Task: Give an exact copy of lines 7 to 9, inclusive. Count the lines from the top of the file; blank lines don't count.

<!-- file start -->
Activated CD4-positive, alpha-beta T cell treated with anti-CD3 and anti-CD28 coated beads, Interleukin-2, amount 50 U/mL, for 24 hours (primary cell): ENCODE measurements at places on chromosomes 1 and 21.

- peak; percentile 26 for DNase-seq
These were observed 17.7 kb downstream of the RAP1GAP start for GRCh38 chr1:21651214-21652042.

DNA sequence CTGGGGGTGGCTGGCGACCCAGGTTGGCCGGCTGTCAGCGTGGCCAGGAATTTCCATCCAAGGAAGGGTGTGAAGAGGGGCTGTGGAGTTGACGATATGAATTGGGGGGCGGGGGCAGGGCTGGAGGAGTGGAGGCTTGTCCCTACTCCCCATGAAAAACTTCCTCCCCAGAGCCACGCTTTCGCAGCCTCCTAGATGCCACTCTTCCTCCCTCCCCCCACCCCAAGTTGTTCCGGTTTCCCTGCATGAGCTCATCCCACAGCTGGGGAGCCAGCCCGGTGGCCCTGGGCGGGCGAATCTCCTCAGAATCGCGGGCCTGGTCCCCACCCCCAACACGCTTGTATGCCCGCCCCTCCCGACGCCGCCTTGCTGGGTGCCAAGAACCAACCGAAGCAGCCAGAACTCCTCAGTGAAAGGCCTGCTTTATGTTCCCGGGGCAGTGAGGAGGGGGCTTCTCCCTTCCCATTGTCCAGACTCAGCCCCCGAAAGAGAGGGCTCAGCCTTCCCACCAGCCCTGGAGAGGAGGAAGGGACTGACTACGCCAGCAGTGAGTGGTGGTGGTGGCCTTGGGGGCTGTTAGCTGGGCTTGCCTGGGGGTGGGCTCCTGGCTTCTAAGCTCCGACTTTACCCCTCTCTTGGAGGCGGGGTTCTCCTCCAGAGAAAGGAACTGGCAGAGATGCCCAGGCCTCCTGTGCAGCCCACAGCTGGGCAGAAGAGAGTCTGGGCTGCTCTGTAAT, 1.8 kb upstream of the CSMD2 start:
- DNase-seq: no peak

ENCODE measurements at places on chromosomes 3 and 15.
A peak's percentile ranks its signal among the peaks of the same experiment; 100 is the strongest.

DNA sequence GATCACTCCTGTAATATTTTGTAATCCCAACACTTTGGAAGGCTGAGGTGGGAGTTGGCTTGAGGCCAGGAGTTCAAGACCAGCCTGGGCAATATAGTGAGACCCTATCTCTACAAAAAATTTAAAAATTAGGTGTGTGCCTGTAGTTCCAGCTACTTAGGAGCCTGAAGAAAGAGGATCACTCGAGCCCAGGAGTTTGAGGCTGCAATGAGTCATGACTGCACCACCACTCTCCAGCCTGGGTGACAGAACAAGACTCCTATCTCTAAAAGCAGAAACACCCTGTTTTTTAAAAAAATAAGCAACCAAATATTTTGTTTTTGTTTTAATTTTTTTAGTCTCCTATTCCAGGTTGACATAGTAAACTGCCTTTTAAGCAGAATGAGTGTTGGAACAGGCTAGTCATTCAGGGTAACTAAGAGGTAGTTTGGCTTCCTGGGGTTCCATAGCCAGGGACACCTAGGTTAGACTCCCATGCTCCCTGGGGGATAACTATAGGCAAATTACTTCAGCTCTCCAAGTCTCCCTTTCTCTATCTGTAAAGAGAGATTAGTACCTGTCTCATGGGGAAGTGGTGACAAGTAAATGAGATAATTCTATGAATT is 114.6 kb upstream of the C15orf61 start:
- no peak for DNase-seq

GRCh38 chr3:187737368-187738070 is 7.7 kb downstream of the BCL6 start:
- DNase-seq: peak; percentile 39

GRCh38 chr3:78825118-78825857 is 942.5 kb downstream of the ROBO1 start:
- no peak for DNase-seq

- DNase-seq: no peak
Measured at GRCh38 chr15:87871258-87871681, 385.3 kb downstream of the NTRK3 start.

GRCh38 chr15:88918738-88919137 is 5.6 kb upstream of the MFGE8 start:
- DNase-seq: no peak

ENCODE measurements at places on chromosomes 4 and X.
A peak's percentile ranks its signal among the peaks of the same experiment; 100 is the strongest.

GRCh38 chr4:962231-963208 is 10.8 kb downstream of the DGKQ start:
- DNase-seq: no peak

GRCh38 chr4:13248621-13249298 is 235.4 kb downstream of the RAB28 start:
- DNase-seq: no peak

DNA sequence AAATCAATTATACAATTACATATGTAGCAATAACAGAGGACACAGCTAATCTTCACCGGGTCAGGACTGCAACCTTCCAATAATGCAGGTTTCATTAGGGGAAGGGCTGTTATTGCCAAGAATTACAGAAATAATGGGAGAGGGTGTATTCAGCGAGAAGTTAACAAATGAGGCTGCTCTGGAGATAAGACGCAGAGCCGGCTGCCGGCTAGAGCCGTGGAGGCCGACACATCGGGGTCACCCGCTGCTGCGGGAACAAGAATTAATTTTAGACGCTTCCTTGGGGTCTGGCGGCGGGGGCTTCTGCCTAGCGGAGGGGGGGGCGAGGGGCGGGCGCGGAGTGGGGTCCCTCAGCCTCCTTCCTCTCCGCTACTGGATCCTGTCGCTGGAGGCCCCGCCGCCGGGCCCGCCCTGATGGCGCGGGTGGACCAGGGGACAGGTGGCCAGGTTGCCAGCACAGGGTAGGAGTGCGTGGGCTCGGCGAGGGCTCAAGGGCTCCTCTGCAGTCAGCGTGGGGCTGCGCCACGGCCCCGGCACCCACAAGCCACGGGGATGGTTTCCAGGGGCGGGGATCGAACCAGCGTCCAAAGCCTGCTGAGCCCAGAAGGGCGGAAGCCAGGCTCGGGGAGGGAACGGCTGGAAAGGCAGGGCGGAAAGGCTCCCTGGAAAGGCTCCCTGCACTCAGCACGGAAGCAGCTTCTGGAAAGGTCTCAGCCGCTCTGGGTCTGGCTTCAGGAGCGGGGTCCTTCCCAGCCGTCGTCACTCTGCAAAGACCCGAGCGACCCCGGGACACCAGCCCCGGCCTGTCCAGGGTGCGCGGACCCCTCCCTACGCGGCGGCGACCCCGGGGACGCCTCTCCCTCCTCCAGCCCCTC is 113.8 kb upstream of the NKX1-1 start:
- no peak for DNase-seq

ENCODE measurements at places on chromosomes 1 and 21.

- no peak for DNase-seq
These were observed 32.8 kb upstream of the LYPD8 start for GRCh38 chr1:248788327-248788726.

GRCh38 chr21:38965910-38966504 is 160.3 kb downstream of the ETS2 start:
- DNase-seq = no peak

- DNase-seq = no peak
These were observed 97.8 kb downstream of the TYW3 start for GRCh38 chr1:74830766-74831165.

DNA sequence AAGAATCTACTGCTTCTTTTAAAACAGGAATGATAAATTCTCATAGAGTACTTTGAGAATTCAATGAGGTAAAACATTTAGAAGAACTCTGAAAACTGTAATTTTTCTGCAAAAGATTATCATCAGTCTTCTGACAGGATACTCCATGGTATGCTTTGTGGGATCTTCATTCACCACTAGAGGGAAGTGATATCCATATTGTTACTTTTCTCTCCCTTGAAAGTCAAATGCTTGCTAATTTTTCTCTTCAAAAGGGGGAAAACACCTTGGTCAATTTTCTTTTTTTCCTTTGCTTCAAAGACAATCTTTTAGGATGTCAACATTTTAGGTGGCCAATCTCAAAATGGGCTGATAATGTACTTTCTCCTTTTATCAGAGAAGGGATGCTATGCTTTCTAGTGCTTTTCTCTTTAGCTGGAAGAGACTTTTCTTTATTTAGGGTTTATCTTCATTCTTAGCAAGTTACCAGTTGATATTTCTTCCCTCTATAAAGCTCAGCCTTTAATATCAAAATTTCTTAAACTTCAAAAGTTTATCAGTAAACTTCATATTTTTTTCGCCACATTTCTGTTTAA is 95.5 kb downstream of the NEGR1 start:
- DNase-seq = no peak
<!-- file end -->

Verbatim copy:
A peak's percentile ranks its signal among the peaks of the same experiment; 100 is the strongest.

DNA sequence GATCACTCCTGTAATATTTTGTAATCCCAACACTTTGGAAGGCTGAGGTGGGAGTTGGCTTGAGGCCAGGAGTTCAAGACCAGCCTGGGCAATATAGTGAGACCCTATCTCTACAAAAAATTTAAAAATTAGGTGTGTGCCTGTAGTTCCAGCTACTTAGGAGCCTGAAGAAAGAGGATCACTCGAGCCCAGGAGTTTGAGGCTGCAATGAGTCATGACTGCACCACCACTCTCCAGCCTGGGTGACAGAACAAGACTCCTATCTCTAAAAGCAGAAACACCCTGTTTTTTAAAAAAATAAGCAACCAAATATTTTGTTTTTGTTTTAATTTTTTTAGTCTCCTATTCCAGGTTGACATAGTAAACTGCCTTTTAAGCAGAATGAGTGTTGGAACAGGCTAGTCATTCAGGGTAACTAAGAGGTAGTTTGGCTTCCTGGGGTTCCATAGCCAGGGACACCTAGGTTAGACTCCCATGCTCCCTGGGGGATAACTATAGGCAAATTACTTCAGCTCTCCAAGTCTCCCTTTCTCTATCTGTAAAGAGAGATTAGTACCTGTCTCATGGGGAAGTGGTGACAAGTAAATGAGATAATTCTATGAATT is 114.6 kb upstream of the C15orf61 start:
- no peak for DNase-seq